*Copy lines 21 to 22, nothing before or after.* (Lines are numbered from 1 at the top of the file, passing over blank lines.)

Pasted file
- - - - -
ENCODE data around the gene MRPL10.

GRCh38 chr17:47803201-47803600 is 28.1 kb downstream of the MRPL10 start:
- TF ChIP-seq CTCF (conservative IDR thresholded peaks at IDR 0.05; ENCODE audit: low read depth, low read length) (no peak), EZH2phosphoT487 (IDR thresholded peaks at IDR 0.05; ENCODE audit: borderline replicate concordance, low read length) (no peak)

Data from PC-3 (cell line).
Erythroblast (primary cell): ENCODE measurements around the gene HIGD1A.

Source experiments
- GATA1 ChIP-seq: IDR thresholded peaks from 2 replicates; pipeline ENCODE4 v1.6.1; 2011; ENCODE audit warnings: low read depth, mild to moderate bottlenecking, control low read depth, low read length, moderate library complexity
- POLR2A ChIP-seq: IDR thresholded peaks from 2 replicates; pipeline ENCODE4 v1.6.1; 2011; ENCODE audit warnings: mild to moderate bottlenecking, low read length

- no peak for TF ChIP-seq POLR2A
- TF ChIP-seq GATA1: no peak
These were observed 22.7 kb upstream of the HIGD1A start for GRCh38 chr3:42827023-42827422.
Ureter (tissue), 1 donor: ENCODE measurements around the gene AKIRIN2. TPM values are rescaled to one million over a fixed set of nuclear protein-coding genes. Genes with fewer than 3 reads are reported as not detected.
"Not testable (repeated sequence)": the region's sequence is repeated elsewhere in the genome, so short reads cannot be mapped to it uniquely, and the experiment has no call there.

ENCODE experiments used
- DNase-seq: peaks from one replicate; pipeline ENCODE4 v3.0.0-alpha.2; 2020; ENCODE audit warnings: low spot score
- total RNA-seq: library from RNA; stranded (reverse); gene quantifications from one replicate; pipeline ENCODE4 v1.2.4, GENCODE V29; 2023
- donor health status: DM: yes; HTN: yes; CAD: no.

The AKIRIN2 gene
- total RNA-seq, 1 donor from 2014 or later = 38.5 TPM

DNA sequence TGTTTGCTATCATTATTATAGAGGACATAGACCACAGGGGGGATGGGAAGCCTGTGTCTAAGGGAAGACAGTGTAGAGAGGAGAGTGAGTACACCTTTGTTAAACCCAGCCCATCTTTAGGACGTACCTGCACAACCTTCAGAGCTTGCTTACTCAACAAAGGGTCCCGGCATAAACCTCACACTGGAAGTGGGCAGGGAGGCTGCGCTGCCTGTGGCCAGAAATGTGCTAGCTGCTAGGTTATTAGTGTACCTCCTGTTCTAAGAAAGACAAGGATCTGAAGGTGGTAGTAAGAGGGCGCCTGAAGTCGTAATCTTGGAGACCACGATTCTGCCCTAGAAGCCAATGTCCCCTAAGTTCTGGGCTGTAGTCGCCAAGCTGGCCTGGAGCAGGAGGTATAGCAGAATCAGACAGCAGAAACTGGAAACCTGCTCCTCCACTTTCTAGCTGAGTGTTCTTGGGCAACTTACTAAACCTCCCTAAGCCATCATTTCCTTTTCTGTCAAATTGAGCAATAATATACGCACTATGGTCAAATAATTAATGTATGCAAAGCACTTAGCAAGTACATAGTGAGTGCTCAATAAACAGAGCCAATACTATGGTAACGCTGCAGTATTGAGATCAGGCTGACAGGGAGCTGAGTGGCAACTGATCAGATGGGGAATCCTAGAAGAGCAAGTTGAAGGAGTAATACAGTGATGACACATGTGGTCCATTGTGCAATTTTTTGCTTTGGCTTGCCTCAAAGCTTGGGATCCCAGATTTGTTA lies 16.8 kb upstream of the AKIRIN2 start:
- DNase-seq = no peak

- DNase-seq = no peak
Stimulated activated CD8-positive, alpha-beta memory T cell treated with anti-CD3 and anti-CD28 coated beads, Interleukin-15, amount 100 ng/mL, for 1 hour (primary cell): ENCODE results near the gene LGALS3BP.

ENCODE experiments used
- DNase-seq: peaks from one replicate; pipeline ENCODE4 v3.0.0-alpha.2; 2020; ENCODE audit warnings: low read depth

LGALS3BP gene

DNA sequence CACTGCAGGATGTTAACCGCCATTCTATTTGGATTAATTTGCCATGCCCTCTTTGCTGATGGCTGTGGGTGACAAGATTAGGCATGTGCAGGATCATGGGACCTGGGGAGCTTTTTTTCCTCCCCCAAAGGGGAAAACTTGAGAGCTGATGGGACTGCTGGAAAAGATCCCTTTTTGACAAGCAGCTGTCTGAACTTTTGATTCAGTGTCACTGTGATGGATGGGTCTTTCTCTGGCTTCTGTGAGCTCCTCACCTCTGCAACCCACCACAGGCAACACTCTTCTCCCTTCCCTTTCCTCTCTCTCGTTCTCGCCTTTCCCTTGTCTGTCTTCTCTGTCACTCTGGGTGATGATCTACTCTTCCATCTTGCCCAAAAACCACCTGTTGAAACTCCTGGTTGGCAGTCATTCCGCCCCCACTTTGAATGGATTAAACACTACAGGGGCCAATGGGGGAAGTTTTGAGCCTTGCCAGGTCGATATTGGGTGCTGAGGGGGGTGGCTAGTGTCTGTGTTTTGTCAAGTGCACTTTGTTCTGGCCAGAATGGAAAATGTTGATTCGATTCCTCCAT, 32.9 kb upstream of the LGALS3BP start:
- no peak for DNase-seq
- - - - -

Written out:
- DNase-seq = no peak

- DNase-seq = no peak